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Capital Gains Tax – Who has to pay the Tax?

20/07/2020

What is Capital Gains Tax?

Capital Gains Tax is a tax payable on a capital gain.  If a person sells a capital asset such as real estate or shares they will usually make a capital gain or a capital loss.  This is the difference between what it cost you to acquire the asset and what was received on the sale of assets.  Capital Gains Tax (CGT) is not (usually) payable on the sale of the matrimonial home.  Capital Gains Tax gains and losses must be reported in your income tax return and tax will need to be paid on capital gains.  The capital gain is added to your assessable income and may significantly increase the tax that you need to be paid.  If you are a PAYE tax payer then tax on your income from your employment will be withheld.  Tax for capital gains is not withheld.  Most personal assets including the matrimonial home, personal properties and assets such as furniture, will be exempt from Capital Gains Tax.

The most common situation where Capital Gains Tax is likely to be payable is where an investment property is sold for a price higher than the acquisition price.  The difference in price is a capital gain. 

Capital Gains Tax and Family Law

The issue of Capital Gains Tax in family law situations is one that must be identified and considered so that the outcome on property division is a fair and equitable outcome.  The issue of who pays the tax and when or if the tax has to be paid at all, can make a huge difference to the outcome of the property settlement.

The Decision in Rosarti v Rosarti

The leading case is Rosarti v Rosarti.  That case dealt with the situation where one party who may be retaining an investment type property or an asset that might subsequently be sold proposes that the future potential payment of Capital Gains Tax should be taken into account in valuing the asset.  In other words the potential for future payment of tax (Capital Gains Tax) should be deducted from the value.  This presents problems in circumstances where it is not always known whether the property will be sold or if it is ultimately sold, when that would take place.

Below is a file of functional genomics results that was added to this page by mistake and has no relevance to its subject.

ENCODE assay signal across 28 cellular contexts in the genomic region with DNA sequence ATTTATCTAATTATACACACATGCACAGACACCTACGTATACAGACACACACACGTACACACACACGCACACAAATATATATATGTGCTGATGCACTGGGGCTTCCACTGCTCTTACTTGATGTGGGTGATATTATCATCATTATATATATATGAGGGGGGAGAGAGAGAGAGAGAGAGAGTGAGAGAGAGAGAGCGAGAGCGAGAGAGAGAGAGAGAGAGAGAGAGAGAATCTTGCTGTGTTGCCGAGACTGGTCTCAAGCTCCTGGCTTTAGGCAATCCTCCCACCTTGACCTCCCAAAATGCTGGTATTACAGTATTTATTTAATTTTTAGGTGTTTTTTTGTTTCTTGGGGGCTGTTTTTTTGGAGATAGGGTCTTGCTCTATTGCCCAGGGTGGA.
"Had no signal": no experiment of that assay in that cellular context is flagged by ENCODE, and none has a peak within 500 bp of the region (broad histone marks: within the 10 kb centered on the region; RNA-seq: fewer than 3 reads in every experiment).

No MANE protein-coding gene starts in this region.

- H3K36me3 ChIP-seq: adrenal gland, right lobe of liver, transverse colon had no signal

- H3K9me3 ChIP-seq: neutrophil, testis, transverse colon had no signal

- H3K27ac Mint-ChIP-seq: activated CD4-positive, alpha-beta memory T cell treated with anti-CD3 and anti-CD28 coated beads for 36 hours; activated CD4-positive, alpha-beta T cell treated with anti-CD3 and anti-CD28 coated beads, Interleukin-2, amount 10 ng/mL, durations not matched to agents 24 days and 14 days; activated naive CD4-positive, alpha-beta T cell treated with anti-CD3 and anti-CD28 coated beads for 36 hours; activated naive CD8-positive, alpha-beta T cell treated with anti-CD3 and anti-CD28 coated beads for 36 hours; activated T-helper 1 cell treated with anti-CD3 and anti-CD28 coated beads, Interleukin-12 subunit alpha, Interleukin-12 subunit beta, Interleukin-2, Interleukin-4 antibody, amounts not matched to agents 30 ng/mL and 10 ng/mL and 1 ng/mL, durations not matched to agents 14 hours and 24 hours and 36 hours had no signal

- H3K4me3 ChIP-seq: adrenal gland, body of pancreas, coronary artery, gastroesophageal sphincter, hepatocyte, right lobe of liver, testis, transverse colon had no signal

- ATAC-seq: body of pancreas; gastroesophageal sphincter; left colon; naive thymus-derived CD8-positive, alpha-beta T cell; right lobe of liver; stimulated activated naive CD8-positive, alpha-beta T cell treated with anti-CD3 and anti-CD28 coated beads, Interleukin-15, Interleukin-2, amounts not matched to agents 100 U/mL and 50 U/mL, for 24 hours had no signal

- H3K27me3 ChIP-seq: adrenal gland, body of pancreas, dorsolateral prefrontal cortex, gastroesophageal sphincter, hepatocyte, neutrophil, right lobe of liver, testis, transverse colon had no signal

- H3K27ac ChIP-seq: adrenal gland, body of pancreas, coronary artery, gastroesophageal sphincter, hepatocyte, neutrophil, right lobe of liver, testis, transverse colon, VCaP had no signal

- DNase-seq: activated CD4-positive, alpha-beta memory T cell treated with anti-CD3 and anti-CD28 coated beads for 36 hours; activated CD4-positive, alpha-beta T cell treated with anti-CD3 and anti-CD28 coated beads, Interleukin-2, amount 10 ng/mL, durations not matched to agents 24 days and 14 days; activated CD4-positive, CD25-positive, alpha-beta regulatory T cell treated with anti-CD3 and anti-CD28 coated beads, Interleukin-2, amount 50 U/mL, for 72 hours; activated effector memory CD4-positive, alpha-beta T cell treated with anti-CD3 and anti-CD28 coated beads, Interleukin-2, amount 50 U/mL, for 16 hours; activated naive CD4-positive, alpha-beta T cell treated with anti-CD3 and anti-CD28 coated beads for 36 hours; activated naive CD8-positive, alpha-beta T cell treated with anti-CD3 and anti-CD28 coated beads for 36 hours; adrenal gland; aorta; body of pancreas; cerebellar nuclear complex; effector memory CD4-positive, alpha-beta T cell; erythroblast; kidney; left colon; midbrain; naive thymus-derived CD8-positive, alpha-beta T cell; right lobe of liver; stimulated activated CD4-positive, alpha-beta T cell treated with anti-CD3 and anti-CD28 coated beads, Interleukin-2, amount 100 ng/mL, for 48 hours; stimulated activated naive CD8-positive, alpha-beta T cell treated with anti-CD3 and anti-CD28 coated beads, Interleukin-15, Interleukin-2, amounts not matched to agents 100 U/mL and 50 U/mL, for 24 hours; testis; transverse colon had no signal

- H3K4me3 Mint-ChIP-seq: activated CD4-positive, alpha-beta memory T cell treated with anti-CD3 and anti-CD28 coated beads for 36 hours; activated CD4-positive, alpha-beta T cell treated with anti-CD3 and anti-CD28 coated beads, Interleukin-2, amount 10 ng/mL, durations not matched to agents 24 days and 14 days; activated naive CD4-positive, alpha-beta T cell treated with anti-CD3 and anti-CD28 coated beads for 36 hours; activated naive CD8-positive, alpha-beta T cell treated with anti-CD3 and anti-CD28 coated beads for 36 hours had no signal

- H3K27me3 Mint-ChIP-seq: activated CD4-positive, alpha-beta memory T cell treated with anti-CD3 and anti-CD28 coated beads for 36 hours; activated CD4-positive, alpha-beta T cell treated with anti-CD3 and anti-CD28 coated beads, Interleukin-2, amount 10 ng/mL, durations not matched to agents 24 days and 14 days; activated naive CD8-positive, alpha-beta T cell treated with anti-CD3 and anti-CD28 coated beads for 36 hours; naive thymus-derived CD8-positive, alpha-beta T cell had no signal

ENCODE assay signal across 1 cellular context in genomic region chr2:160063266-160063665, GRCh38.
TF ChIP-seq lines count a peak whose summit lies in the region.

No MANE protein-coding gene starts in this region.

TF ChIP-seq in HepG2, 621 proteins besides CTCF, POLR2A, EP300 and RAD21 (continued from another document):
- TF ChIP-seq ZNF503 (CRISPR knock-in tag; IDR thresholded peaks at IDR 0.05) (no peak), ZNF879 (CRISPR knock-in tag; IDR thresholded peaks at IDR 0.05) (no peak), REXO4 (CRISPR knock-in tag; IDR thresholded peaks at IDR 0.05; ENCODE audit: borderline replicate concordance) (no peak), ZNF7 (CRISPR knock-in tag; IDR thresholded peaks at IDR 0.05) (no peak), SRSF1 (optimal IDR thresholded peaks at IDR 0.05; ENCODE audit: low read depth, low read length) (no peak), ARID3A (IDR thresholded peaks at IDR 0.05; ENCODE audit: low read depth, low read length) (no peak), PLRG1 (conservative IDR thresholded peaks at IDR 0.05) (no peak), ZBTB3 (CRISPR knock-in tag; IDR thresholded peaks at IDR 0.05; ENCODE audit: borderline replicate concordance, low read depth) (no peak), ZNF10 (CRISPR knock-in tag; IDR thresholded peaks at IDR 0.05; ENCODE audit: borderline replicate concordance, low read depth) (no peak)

The case of Rosarti v Rosarti stands with the following principles:

  1. Whether the incidence of Capital Gains Tax should be taken into account in valuing a particular asset varies according to the circumstances of the case, including the method of valuation applied to the particular asset, the likelihood or otherwise of that asset being realised in the foreseeable future, the circumstances of its acquisition and the evidence of the parties as to their intentions in relation to that asset.
  2. If the Family Court orders the sale of an asset or is satisfied that a sale is inevitable, or will probably occur in the near future, or if the asset is one which was acquired solely as an investment and with a view to its ultimate sale for profit, then generally allowance should be made for any Capital Gains Tax payable upon such a sale in determining the value of that asset for the purposes of the proceedings.
  3. If none of the circumstances referred to in (2) applies to a particular asset, but the Family Court is satisfied that there is a significant risk that the asset will have to be sold in the short to mid-term, then the Family Court, whilst not making allowance for the Capital Gains Tax payable on such a sale in determining the value of the asset, may take that risk into account as a relevant s.175(2) factor, the weight to be attributed to the factor varying according to the degree of risk and lengths of the period within which the sale may occur. 
  4. There may be special circumstances in a particular case which despite the absence of any certainty or even likelihood of a sale of an asset in the foreseeable future, make it appropriate to take the incidence of Capital Gains Tax into account in valuing that asset.  In such a case, it may be appropriate to take the Capital Gains Tax into account at its full rate or some discounted rate, having a regard to the degree of the sale occurring and/or the length of time it is likely to be before that occurs.

In the case of Rosarti itself, the Family Court treated the CGT liability as a joint liability of the parties to the proceedings.  The treatment of the tax liability as a joint liability ensured that both parties knew who would have to pay the tax and knew therefore the value of the assets that they were to receive. 

The Capital Gains Tax implications on all property settlements must be taken into account. 

If you are proposing to enter into financial/property settlement with your spouse or partner and the assets include investment property or an investment portfolio and you have any concerns as to the tax implications and how this will impact your property settlement, please contact Richard Watson Senior Family Lawyer or Shereen Da Gloria his Personal Assistant to discuss your matter and seek timely advice on this very important aspect of financial/property settlement to ensure you receive an equitable outcome.

This is only a preliminary view and is not to be taken as legal advice without first contacting Watson & Watson Solicitors on 9221 6011.

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